A Bridge to History
The European Centre of Deported Resistance Members (CERD) was inaugurated on 3 November 2005 by French President Jacques Chirac. That year was also the 60th anniversary of the liberation of the Natzweiler-Struthof camp.
Designed as a place for learning, reflecting and meeting, the CERD provides an introduction to the tour of the nearby camp. In an exhibition space of 2,000 sq. metres featuring touch screens, videos and photos, the history of the Second World War is presented, including the resistance efforts in Europe and the relentless extermination machine of the Nazi concentration camp system. Temporary exhibitions are shown together with the permanent exhibition “Against Barbarism: Engaging, Resisting, Fighting”.
Firmly oriented towards young people, the CERD offers students and young visitors educational tools to help them learn about history and understand its implications. The CERD provides well-designed, ready-to-use materials, including educational booklets for teachers and students, in-depth reports and educational workshops to be downloaded or offered on-site at the CERD. A room is set aside where school groups can do targeted activities.
The CERD is located above the “Kartoffelkeller” (potato cellar), a nearly 120-metre-long reinforced-concrete cellar built by prisoners, which has become a symbol of the prisoners’ oppression and exhaustion as they endured forced labour and abuse. The Nazis’ purpose for this cellar is still not known.
In his architectural design, Pierre-Louis Faloci decided to use simple materials, such as aluminium, wood, rough concrete, black steel and black granite, in order to play with contrasts between light and dark. Light areas give way to darker places, suitable for the solemnity of the place.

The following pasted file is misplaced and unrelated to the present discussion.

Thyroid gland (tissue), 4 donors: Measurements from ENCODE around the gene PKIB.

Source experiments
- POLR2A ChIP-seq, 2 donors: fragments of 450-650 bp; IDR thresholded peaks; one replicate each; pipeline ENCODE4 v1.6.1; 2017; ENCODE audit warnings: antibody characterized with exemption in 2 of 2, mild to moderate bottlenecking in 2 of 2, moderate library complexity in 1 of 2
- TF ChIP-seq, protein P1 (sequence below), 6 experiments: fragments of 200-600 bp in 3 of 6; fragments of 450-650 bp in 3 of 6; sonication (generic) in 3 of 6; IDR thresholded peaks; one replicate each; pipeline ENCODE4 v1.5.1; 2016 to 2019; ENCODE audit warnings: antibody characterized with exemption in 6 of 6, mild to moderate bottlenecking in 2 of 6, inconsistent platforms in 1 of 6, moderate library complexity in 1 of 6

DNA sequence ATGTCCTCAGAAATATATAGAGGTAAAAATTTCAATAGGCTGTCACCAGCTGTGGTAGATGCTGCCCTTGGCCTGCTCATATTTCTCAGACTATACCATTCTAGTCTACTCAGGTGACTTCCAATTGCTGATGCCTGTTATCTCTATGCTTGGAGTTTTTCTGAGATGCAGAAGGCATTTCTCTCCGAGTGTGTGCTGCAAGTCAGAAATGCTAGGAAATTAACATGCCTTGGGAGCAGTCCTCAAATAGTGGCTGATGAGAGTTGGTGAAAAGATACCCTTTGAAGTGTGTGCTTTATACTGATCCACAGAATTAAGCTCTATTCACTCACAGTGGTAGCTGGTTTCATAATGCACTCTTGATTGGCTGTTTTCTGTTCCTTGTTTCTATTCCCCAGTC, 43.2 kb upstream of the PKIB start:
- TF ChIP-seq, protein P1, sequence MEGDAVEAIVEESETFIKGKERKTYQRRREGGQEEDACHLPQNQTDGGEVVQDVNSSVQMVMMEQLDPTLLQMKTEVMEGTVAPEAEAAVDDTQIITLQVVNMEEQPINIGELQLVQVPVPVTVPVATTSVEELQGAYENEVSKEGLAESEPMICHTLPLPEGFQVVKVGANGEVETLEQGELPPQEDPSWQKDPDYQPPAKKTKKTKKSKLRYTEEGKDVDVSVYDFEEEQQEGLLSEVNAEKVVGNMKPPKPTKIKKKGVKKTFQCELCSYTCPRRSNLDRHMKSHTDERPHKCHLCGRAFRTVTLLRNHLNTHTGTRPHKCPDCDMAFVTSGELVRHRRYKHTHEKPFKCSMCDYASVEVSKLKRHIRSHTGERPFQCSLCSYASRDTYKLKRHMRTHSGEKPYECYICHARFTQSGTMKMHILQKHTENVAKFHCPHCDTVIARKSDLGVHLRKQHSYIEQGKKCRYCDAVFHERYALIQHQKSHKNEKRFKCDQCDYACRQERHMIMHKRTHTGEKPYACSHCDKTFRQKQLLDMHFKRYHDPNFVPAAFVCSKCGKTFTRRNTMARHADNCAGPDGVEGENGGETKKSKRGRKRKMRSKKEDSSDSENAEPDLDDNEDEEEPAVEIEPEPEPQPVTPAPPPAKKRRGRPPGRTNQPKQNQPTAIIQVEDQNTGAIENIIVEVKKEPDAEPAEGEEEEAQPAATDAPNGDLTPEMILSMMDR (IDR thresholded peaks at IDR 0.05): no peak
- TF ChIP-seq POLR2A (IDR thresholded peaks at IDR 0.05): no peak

THE PERMANENT EXHIBITION: “ENGAGING, RESISTING, FIGHTING”
The permanent exhibition, which is a central feature of the European Centre of Deported Resistance Members, is divided up into three parts.
A film traces the history of the construction of the camp and sets the context for the visit.
On the lower level, the public discovers the “Kartoffelkeller” (potato cellar). This large reinforced-concrete building was built by the prisoners themselves between 1943 and 1944. During the exhibition, which is structured around the cellar, visitors can discover the impressive row of arches, as well as the thickness of the concrete walls.
Fourteen modules grouping together a very large collection of photographs present the rise of fascism and Nazism in Europe, the policies implemented by Hitler, and in parallel the resistance efforts that grew against oppression and began the fight for freedom. The end of the exhibition evokes the construction of Europe and new threats to world peace.